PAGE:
The High Court has gave commercial banks and telcos a go-ahead to charge fees for transactions between mobile money and banks.
Banks and mobile money operators are now free to levy fees for transferring cash between their platforms after the High Court declined to extend an order suspending the charges.
Justice Mugure Thande declined to extend the freeze saying Safaricom and the Central Bank of Kenya (CBK) were not yet parties in the case.
The judge said the application to join the regulator and the telcos is yet to be determined.
The court issued an interim order on December 19, 2022, freezing the charges, pending the hearing of a case filed by Moses Wafula.
The court halted the reintroduction of charges for mobile money wallets and bank transactions, pending the determination of the case.
Banks, however, defied the suspension and continued to charge the fees on bank-to-mobile transactions, starting on January 1.
The CBK through senior counsel George Oraro opposed the extension of the order, arguing that the regulator and the banks were yet to be made a party to the case, hence difficult to comply with the order.
The lawyer said the court should hear all parties first, before suspending the charges.
He further said the case had been filed at the wrong forum as there are alternative dispute resolution mechanisms, which can be used to resolve the matter.
The judge directed CBK and other parties to file their responses by February 6.
The court also said the case would be mentioned before Justice Anthony Mrima on March 8 for directions and for an application to join the CBK, the mobile operators and the Competition Authority of Kenya.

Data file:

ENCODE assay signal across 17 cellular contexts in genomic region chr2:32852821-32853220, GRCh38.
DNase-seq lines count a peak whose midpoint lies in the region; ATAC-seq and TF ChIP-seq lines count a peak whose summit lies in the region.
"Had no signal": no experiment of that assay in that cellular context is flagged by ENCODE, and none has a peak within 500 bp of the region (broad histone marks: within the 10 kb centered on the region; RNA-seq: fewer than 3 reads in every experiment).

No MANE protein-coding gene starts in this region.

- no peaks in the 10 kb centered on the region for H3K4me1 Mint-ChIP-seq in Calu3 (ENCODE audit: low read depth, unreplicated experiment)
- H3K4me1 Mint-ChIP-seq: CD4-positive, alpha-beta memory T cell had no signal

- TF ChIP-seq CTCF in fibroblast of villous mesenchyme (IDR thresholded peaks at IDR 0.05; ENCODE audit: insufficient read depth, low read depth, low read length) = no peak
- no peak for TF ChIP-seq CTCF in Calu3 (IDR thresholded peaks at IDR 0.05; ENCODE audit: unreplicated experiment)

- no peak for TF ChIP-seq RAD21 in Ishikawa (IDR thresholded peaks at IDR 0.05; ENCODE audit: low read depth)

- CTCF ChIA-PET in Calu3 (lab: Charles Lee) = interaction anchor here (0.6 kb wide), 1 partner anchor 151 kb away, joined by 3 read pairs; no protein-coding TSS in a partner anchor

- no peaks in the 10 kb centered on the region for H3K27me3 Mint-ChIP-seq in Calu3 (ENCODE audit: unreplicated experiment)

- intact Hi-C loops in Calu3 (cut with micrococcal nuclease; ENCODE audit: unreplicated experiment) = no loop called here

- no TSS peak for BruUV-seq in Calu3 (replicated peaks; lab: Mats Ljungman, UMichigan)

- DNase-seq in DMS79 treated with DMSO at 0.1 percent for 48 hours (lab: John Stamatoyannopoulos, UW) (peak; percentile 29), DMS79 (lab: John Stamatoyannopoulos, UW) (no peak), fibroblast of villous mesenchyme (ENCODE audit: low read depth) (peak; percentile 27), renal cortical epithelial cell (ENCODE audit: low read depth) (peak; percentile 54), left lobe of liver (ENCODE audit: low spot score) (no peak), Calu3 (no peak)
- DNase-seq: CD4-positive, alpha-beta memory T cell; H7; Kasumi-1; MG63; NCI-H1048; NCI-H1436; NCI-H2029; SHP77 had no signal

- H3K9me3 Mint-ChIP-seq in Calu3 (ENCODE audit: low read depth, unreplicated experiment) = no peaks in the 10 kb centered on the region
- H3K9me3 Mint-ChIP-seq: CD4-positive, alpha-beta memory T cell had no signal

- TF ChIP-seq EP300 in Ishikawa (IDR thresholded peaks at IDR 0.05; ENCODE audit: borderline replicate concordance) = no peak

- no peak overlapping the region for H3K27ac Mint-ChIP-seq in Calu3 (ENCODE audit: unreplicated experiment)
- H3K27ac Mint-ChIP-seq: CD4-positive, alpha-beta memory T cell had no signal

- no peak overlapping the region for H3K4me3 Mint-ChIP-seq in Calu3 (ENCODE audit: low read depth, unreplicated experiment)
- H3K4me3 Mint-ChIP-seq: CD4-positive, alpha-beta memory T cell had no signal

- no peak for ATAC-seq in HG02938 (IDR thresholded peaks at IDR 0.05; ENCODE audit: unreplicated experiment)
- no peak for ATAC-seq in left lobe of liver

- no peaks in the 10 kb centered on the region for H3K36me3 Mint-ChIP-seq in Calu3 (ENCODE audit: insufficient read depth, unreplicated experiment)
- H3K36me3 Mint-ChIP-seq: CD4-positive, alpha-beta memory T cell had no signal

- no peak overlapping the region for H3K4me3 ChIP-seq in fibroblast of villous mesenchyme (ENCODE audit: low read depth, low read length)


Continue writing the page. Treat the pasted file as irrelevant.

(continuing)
The CBK had on December 6, 2022, granted banks the green light to reinstate charges effective January 1, 2023, and Mr Wafula moved to court, saying the charges should not be passed to consumers.
The charges were waived on March 16, 2020, as part of the emergency measures to facilitate the use of mobile money at the height of the Covid-19 pandemic. Most Kenyans and businesses shifted to digital payments.
Mr Wafula sought temporary orders, arguing that the M-Pesa Paybill charges are illegal and more funds from the public would have been lost, which may be difficult to ask the banks to refund the same if he is successful in his case.
He contends that his rights and those of other members of the public had been violated, infringed upon and continue to be threatened by the giant telecommunications firm and the Government of Kenya given the directive issued by CBK.
He argues that it is a contravention of the law for the banks to continue riding on the M-Pesa Paybill infrastructure and making money from the public.
According to Mr Wafula, the charges incurred in M-Pesa Paybill services are to be paid for by Safaricom’s primary clients, such as banks and not the consumers.
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